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Status of Congenital Heart Defects in Nigeria: The Role of Cardiac Surgery

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DOI: 10.4236/wjcs.2019.97008    169 Downloads   362 Views  

ABSTRACT

Background: Unlike in developed countries, the delivery of cardiovascular services to children born with congenital heart defects in Nigeria is inadequate. There are problems at both pediatric and adult ages with high morbidity and mortality on account of inadequate surgical care. Objective: To determine the status of congenital defects and assess the impact of foreign cardiac missionary missions vis-à-vis the effects on the magnitude as well as on the educational program for the local cardiac team. Materials and Method: In the last 5.5 years, Foreign Cardiac Surgery missions were reinstituted at National Cardiothoracic Center of Excellence, Enugu, Nigeria. The participants performed cardiac interventions on a variety of patients with CHD. We performed a retrospective review of this endeavor. Patients’ demographics, number of patients, age ranges, types of CHD and clinical evaluation methodology were obtained from our hospital’s record department. We also assessed types of cardiac interventions, outcome and challenges and the impacts of the foreign cardiac surgery missions. Results: During the study period, a total of 72 children with CHD were evaluated. They were 39 males and 33 females. The age ranged between 0 - 10 years in children and 41 - 50 years in the adult. We studied both simple and complex anomalies. A VSD was the commonest (n = 22, 27.16%). Conclusion: Foreign congenital cardiac surgery missions were not able to provide adequate services for the care of CHD that require cardiac surgery both in terms of reduction in magnitude as well as adequate educational program for the local cardiac team. Thus infants, in particular, suffer an early death. The need for governmental support to develop a comprehensive program to care for these patients is essential in Nigeria and other developing countries.

1. Introduction

Congenital Heart disease is a structural or a functional defect in the heart and or proximal blood vessels that are present at birth. The incidence is about 8 - 10 per 1000 live births across the globe [1]. Geographically, populations may vary from country to country but the incidence has remained constant worldwide [2]. Children born with CHD in developing countries do not have access to adequate care. There are no country based data for the incidence of CHD birth in Nigeria. However, preliminary data from the National Paediatric Cardiac Registry estimate that about 1296 children are born with CHD annually in Nigeria [3]. Moreover, in a survey by Chinawa JM et al., 71 (0.22%) of children with CHD were detected out of 31,795 children evaluated in an outpatient clinic over a 5-year period in a tertiary hospital in southeastern Nigeria [4]. Since a large number of births in Nigeria take place at home, mostly unsupervised by a qualified doctor or midwife, the above hospital statistics are unlikely to be truly representative. More extensive multicenter studies have provided a consensus that the incidence of CHD in Nigeria is similar to the worldwide estimate of 8 in a thousand live births [5]. The distribution of the anomalies across the country is difficult to estimate. In the tribal inhabitants of parts of the country autopsy is a taboo. Thus determining the distribution of CHD in these areas is impossible.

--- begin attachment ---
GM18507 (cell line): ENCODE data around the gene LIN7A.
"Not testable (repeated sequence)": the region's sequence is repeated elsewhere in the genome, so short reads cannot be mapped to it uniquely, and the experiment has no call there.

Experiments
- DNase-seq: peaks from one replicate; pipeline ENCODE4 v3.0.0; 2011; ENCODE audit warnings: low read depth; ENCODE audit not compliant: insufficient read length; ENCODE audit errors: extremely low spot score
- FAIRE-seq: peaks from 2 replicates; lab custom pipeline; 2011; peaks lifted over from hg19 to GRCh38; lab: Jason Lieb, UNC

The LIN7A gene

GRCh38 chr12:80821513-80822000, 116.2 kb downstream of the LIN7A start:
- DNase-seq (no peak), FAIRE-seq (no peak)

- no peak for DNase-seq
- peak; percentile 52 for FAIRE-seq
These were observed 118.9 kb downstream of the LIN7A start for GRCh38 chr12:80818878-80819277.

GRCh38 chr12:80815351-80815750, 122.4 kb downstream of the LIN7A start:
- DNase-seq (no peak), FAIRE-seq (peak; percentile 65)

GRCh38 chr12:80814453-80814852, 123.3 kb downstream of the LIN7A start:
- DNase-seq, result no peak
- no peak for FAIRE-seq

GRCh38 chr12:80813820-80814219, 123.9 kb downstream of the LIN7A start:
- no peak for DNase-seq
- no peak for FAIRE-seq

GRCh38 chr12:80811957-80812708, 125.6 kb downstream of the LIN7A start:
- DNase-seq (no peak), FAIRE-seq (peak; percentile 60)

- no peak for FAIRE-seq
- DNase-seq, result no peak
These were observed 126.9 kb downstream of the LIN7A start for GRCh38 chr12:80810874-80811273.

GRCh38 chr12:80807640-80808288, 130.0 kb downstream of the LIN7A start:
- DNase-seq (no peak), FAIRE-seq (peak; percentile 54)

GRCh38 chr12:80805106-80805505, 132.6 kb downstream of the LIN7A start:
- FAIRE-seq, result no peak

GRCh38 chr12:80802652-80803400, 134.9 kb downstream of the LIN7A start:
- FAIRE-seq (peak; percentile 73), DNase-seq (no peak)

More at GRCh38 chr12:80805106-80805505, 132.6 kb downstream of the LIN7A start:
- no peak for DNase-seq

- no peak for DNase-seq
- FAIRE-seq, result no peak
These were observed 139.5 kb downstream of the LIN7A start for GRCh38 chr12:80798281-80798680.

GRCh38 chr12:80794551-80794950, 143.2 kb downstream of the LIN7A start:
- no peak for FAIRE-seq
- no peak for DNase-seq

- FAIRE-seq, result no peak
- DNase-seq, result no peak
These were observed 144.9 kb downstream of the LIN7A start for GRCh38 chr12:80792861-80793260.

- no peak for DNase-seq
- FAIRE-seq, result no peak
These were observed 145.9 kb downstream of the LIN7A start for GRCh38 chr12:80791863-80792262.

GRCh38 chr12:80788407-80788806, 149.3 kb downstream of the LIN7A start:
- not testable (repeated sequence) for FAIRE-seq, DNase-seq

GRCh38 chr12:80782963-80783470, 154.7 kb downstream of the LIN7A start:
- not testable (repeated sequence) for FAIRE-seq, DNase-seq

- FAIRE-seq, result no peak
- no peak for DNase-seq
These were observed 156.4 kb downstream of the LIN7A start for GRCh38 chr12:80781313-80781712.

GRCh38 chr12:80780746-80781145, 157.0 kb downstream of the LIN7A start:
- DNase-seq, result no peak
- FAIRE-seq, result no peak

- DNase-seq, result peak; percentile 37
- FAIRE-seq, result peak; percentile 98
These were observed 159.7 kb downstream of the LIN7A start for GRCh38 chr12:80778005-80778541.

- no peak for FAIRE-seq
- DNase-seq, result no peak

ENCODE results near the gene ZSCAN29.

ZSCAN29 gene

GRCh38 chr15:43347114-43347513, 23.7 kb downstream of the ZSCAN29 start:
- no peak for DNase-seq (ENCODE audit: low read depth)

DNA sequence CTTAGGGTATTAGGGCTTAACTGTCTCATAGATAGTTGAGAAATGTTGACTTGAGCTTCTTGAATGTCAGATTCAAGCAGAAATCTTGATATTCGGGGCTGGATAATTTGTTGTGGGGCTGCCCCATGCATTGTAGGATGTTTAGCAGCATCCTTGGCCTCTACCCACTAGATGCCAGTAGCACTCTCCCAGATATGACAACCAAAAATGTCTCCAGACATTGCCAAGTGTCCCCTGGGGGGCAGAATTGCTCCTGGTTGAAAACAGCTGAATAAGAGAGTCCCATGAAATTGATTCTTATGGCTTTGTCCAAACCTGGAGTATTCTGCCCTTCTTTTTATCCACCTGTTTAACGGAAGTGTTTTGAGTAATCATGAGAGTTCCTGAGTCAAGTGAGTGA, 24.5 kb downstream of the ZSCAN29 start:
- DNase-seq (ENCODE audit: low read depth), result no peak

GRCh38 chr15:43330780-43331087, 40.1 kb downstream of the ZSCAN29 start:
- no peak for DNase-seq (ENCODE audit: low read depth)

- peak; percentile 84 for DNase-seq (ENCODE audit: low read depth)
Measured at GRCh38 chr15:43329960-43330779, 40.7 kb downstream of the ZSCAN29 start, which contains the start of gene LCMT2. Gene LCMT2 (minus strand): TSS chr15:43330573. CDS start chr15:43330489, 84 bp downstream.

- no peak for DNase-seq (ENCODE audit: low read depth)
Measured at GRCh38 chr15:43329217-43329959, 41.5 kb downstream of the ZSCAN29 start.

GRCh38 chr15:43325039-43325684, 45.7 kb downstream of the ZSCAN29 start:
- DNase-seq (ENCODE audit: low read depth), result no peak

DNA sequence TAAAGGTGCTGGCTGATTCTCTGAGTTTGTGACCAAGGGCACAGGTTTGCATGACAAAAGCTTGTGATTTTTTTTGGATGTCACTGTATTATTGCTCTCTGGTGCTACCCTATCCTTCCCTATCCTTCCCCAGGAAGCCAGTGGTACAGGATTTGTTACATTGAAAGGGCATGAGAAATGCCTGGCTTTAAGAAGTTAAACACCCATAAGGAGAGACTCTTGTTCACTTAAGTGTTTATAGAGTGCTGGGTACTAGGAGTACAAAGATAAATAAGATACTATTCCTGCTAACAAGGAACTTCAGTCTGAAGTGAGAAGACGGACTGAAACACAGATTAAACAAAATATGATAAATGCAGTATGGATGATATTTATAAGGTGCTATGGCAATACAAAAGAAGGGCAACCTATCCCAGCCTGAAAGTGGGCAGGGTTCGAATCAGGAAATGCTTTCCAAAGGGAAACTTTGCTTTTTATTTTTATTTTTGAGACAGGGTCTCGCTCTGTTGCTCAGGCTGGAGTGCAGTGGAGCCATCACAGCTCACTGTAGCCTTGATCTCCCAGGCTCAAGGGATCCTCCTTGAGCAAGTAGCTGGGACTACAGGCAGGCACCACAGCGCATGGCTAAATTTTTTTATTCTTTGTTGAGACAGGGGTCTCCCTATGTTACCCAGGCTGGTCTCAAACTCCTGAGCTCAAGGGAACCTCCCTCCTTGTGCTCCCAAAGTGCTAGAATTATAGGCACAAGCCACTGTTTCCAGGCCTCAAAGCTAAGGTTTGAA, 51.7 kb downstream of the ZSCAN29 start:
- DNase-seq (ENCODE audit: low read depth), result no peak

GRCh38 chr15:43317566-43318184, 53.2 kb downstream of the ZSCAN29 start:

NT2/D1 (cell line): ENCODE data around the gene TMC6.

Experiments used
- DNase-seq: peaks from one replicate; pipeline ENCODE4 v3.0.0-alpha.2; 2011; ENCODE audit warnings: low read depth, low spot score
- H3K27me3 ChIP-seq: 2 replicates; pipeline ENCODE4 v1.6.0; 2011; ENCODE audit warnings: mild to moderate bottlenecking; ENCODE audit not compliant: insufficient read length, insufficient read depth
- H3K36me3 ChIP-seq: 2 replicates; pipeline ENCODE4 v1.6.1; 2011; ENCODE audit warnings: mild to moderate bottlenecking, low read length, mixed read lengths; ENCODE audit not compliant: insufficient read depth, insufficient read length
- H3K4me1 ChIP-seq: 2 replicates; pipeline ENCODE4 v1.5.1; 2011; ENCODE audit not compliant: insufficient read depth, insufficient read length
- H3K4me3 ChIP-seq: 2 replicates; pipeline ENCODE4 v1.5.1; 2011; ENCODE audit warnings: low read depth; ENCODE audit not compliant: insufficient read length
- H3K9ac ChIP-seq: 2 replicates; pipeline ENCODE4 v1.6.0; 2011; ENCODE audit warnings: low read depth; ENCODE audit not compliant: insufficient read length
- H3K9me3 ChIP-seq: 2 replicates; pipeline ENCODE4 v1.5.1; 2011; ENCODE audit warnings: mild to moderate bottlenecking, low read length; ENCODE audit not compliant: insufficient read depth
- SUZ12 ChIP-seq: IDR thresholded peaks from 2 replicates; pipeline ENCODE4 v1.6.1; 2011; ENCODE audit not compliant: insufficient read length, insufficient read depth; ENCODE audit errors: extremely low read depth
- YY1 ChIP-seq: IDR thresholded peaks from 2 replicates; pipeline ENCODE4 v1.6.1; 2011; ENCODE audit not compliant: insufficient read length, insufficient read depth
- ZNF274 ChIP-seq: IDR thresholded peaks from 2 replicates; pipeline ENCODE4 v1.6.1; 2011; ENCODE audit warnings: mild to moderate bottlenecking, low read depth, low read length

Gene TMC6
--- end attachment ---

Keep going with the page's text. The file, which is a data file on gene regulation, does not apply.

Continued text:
In Nigeria and other African countries, resources for the management of CHD are overlooked. It is often overshadowed by communicable diseases like malaria, HIV and diarrhea. [6]. Therefore few children with CHD received cardiac interventions via medical tourism, which became popular in the country due to poorly funded and badly managed health sector. Few children whose parents had the financial wherewithal were referred to a neighboring country like Ghana and even to far away India. The country lost about eight hundred million dollars through medical tourism in 2013/2014 [7] [8].

The first recorded foreign congenital cardiac surgery mission for children in Nigeria was in 2003 [9] [10]. Few children with CHD received interventions but the participants were not satisfied owing to poor handling of essential drugs by the local team. Consequently, a period of abeyance occurred. In February 2013, the cardiac missions resumed. The program included both children and adult patients. The missions were relatively regular and some cardiac interventions were carried out at NCTCE/UNTH, Ituku-Ozalla, which hitherto was abandoned due to bad military governance, brain drain, nepotism and interpersonal conflict [11]. The new cardiac missions started because some Nigerians in diaspora wanted to bridge a wide gap created by government’s insensitivity to the yelling of many Nigerians with CHD. Their aim actually was to do humanitarian services especially to the indigent patients who cannot afford medical tourisms to India, Ghana, Sudan, Egypt, South Africa, UK and USA. Their contributions were like a drop of salt in an ocean, because nongovernmental organizations formed by them concentrated more on Safari or Blitzer types of cardiac surgery missions without inculcating structured educational program for the local staff [12]. Thus after 5.5 years, the local staff who ought to have expanded the management of cardiovascular services to patients with CHD, failed because of the inadequate educational program for them. Out of many cardiac surgery missions that participated during the period under review, Cardiostart International headed by Dr. Barath Aubyn and ably assisted by Dr. Emily Fakaas provided the most effective and functional educational program that would have positively impacted on the locals but unfortunately, the team had only 2 missions to our center.